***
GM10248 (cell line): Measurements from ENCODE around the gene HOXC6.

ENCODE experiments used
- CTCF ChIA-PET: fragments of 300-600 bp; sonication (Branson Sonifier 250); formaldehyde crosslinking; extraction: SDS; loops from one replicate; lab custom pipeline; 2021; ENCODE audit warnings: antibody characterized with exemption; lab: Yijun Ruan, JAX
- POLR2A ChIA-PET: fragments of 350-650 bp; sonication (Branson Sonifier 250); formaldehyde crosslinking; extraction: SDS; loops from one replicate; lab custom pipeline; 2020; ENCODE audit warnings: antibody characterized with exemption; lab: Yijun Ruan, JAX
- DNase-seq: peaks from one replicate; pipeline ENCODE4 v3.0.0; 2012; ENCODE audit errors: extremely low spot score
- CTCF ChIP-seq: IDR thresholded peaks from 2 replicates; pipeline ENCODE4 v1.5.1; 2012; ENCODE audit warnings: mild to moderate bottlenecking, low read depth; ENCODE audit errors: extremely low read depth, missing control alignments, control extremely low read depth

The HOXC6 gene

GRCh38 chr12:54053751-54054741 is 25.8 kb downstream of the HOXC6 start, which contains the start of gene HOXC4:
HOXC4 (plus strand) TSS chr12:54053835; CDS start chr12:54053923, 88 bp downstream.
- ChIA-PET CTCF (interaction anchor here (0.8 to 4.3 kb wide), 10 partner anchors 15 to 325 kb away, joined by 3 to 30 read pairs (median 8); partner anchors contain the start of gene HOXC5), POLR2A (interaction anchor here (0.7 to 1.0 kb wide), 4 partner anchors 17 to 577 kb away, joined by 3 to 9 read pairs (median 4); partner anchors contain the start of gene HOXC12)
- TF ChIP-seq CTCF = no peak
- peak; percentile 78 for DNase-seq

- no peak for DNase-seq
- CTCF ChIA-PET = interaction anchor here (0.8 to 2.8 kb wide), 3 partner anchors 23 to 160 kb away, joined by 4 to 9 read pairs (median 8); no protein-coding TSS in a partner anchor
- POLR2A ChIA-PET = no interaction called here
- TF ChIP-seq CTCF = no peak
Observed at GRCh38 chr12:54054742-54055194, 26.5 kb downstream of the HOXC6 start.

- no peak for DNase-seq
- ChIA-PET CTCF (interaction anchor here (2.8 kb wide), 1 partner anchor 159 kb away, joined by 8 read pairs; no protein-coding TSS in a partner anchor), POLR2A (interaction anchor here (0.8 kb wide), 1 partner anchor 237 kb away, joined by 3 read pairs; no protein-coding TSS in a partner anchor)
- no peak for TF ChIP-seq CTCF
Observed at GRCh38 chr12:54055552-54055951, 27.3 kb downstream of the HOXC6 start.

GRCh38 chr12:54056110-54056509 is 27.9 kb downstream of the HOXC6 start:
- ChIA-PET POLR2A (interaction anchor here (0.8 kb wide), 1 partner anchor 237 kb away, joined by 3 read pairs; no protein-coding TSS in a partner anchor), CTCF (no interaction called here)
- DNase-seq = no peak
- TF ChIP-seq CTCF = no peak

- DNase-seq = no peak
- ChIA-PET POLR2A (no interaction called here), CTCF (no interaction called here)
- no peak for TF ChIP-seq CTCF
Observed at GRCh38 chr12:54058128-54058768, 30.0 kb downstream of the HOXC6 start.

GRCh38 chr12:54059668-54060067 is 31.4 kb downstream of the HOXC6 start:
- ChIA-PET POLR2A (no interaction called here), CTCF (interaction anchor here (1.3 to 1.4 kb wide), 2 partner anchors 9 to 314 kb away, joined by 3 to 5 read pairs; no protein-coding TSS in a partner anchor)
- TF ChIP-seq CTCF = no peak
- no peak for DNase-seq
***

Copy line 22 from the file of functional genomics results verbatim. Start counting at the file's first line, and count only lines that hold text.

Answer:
GRCh38 chr12:54056110-54056509 is 27.9 kb downstream of the HOXC6 start: